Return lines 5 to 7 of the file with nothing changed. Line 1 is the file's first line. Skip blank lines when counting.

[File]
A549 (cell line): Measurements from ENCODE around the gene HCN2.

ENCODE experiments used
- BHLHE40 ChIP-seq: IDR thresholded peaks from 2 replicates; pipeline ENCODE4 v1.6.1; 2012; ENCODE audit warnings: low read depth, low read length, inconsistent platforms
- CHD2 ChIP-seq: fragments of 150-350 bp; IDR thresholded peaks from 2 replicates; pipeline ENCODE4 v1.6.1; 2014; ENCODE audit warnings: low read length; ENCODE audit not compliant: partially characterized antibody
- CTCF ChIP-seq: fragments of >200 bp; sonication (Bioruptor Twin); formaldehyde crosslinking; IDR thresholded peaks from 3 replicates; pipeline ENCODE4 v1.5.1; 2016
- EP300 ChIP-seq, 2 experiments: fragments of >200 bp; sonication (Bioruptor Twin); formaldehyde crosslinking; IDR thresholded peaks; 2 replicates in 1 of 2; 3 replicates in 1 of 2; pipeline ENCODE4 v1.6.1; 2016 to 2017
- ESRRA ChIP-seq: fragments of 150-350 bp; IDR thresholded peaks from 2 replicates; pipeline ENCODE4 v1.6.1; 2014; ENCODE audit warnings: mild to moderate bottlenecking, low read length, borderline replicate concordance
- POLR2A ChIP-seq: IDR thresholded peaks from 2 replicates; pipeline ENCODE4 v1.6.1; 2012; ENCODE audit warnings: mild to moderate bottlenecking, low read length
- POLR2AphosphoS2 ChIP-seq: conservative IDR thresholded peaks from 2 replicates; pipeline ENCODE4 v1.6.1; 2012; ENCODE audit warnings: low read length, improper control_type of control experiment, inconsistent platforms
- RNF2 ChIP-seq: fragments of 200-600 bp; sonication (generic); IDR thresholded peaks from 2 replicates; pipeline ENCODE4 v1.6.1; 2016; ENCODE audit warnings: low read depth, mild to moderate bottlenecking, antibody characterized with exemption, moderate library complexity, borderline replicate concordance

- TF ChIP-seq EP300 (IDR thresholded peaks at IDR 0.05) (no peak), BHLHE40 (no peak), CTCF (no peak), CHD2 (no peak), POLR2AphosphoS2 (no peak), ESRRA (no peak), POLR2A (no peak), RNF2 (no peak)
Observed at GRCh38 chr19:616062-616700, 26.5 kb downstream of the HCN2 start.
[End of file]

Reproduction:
- CTCF ChIP-seq: fragments of >200 bp; sonication (Bioruptor Twin); formaldehyde crosslinking; IDR thresholded peaks from 3 replicates; pipeline ENCODE4 v1.5.1; 2016
- EP300 ChIP-seq, 2 experiments: fragments of >200 bp; sonication (Bioruptor Twin); formaldehyde crosslinking; IDR thresholded peaks; 2 replicates in 1 of 2; 3 replicates in 1 of 2; pipeline ENCODE4 v1.6.1; 2016 to 2017
- ESRRA ChIP-seq: fragments of 150-350 bp; IDR thresholded peaks from 2 replicates; pipeline ENCODE4 v1.6.1; 2014; ENCODE audit warnings: mild to moderate bottlenecking, low read length, borderline replicate concordance